[1232879.903596] INFO: task fdisk:27176 blocked for more than 120 seconds.
[1232879.903607] Tainted: P&nbs........
Here is the scenario you or a client have a remote machine that was installed as a standard/default minimal Centos 6.x machine on a single disk with LVM for whatever reason. Often many people do not know how to install it to a RAID array so it is common to have this problem and why reinstall if you don't need to? In some cases on a remote system you can't easily reinstall without physical or KVM access.
So in this case you add a second physical or disk or already ha........
mount -o bind /proc /sda2/proc
mount -o bind /dev/ /sda2/dev
mount -o bind /sys /sda2/sys
mint / # mount -o bind /proc /sda2/proc
mint / # mount -o bind /dev/ /sda2/dev
mint / # mount -o bind /sys /sda2/sys
mint / # chroot /sda2
mint / # cd ~
mint ~ # ls
mint ~ # cd /
mint / # ls
bin Desktop dev-temp home&nb........
This booting error is because the Xen PV guest image uses the Xen kernel, this is not compatible with anything but a host running a Xen kernel.
I did a kpartx -av virtual.img and then it created some partitions that showed up in fdisk.
I mounted it and did a chroot into it and removed the xen kernel and installed a normal kernel but Xen still shows the same kernel in Grub (only the Xen one).
This is strange but it seems like this Xen PV guest has some sort of hidden or........
Neither the blkid or the UUID internal to mdadm work to automount for some reason in Debian
partprobe doesn't work but was a good suggestion from: http://pato.dudits.net/2008/11/03/special-device-uuidxxxxxxxxxxxxxxxx-does-not-exist-especially-with-lvm
mount: special device /dev/disk/by-uuid/431b9b96-29e8f298-e89bd504-7065bddd does not exist
mdadm -D /dev/md_d12
mdadm: metadata format 00.90 unknown, ignored.
This is obviously a bug in the r8169 kernel module and it seems to affect a lot of people. I upgraded to the latest kernel and hope this won't happen anymore, as it is a very serious error. This is especially serious for those who are running servers with this chipset, who can afford for the NIC to randomly go off-line for no apparent reason?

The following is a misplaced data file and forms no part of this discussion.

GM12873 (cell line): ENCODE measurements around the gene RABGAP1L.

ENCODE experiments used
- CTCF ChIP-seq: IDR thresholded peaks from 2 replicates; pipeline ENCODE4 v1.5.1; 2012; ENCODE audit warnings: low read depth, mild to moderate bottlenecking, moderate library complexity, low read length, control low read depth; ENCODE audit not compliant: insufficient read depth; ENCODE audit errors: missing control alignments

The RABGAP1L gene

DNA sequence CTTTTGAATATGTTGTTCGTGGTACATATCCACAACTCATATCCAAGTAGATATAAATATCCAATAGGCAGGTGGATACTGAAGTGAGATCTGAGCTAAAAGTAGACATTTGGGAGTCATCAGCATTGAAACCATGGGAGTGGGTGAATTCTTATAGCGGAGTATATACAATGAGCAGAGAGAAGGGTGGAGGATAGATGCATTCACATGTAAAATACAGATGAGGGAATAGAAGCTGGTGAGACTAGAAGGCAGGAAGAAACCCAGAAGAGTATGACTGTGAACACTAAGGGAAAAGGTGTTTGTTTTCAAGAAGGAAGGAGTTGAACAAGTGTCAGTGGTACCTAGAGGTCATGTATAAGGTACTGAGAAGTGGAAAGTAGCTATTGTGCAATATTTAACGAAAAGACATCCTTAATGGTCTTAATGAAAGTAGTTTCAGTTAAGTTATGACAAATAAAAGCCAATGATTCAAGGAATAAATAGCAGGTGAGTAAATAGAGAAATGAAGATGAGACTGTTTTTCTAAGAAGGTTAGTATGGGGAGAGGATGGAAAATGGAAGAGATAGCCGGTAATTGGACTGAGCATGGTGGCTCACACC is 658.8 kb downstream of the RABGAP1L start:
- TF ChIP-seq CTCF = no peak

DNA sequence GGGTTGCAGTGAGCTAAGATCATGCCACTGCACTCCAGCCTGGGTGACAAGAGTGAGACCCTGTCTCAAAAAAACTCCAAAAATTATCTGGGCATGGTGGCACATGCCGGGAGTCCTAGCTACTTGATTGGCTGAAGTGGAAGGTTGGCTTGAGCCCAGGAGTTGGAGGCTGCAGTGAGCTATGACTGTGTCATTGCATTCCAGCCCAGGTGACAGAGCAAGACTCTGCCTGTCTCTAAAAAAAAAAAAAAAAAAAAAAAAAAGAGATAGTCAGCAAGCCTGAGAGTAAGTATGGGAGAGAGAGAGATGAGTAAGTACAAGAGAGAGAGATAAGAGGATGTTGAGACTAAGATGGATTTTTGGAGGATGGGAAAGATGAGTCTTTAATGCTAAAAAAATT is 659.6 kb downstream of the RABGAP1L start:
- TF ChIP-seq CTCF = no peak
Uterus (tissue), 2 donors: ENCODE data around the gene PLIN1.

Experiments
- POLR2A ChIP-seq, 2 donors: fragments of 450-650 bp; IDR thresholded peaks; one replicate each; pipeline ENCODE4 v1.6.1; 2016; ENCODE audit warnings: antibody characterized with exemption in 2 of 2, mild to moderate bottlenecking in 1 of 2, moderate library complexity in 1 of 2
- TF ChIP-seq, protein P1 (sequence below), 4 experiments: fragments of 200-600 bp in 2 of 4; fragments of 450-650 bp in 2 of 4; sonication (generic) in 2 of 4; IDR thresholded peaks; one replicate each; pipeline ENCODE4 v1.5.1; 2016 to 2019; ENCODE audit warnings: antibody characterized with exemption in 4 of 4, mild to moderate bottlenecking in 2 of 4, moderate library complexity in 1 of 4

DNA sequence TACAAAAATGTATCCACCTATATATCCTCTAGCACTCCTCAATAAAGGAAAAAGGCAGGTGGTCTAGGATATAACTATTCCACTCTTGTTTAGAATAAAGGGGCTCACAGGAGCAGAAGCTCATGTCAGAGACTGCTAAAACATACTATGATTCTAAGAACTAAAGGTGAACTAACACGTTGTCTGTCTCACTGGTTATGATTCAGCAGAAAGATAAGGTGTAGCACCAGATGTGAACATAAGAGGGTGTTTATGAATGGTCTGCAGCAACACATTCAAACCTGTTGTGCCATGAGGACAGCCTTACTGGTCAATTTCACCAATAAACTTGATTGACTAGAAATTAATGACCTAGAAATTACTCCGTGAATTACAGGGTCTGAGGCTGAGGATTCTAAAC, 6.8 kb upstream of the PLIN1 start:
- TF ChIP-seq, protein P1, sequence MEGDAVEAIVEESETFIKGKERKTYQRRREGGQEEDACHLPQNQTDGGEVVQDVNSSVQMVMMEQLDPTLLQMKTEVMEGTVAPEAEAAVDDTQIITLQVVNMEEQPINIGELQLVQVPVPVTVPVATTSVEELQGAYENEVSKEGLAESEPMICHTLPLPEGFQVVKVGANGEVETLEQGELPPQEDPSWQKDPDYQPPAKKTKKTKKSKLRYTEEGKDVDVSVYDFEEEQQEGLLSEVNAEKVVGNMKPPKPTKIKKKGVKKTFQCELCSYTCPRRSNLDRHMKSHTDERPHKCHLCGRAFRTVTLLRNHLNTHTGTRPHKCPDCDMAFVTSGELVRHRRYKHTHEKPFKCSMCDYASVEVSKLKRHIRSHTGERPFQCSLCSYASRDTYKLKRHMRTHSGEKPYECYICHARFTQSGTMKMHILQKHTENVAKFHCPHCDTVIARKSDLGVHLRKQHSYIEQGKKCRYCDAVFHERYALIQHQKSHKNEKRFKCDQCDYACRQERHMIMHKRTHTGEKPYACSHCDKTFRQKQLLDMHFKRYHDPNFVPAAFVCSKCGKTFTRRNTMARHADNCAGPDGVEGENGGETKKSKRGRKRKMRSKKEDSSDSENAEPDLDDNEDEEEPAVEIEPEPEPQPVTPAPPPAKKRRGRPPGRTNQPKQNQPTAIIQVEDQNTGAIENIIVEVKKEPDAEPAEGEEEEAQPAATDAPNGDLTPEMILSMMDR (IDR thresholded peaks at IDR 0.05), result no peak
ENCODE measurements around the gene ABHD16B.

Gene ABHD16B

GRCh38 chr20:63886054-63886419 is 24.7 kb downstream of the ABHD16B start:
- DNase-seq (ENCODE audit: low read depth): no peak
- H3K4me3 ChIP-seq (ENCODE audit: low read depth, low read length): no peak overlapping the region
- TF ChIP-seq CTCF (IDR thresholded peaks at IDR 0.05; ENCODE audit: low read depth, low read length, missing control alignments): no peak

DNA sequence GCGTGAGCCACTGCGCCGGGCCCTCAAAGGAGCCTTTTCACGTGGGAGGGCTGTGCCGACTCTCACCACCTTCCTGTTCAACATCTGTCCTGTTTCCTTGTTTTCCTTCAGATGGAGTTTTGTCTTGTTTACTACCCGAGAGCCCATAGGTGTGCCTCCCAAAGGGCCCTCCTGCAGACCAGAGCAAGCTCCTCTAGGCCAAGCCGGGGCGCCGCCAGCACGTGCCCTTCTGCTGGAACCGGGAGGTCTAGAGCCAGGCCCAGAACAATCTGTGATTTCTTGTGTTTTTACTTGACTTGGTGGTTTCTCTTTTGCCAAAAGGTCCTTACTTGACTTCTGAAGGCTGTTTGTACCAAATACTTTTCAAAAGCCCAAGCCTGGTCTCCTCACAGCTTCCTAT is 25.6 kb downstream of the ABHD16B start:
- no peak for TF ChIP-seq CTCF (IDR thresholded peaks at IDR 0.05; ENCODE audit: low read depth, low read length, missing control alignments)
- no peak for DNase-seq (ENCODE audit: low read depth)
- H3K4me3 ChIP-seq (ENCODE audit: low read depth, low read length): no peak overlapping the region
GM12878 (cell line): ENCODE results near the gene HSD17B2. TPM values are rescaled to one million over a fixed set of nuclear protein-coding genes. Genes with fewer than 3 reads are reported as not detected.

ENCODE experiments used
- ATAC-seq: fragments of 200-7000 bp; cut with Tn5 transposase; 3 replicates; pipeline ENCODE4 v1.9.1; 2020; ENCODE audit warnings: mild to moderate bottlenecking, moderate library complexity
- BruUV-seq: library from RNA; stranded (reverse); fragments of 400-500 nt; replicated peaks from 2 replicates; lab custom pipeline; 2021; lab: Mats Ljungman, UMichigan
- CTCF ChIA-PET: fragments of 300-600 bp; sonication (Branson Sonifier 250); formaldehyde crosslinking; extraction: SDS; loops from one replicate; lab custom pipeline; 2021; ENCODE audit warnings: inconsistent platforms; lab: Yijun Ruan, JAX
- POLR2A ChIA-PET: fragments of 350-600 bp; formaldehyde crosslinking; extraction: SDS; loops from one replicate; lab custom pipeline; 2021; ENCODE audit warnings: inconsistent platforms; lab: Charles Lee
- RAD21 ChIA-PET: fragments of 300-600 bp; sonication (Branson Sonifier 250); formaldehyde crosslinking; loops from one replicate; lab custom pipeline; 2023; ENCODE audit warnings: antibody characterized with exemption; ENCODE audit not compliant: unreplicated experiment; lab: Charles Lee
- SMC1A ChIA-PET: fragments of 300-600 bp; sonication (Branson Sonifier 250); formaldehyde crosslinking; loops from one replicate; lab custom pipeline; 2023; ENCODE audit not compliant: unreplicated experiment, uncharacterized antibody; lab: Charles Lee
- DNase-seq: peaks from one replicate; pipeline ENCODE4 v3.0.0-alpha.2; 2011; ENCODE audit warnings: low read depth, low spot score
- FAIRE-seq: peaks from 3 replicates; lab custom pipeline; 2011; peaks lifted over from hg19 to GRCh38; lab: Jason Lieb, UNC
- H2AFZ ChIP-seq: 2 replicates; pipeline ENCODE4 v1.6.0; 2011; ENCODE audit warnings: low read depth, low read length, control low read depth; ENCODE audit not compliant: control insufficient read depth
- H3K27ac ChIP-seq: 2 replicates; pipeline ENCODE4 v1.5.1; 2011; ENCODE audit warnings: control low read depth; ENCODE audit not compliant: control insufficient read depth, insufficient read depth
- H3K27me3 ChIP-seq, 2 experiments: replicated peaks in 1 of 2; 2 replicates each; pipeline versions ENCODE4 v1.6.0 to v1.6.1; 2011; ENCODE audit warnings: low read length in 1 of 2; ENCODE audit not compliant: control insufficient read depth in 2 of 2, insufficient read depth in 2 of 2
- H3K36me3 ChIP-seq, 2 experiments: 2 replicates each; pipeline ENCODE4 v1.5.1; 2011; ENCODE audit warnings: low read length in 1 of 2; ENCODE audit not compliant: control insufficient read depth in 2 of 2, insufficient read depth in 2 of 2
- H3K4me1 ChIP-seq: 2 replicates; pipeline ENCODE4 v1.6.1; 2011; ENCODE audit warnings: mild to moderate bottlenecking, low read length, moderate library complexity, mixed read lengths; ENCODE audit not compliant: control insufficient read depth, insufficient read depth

[655548.189113] type=1505 audit(1277067560.902:5): operation="profile_load" name="/usr/bin/freshclam&q........
Here is a RAID 1 partition (500GB Seagate & 2TB WD):
File Blk Num Avg Maximum Lat%&nbs........
Which one does the OS care about? blkid says the UUID is "787f1fa4-b010-4d77-a010-795b42884f56" while md insists its UUID is "4d96dd3b:deb5d555:7adb93cb:ce9182d9"
When in doubt, do we assume the OS takes the one from blkid?
/dev/md0: UUID="787f1fa4-b010-4d77-a010-795b42884f56" TYPE="ext3"
[root@localhost ~]# mdadm -D /dev/md0
Version : 0.90
top - 09:34:12 up 2 days, 20:57, 2 users, load average: 1.83, 1.99, 2.03
Tasks: 59 total, 2 running, 57 sleeping, 0 stopped, 0 zombie
Cpu(s): 0.3%us, 0.0%sy, 0.0%ni, 0.0%id, 99.7%wa, 0.0%hi, 0.0%si, 0.0%st
That 99.7% wa is iowait, it means the server is waiting for a process to complete an IOoperation or in plain English, there is a delay in........
The dmg format is silly and annoying to work with, why couldn't Apple stick with the .iso standard? Anyway, there's an excellent Linux and Windows based tool to convert it back to a normal .iso Image called dmg2iso
I'll only cover theLinux version although the Windows pre-built binary works the same way.
Download dmg2iso here for free (from the author's website)
It's just silly and doesn't make sense that Ubuntu doe........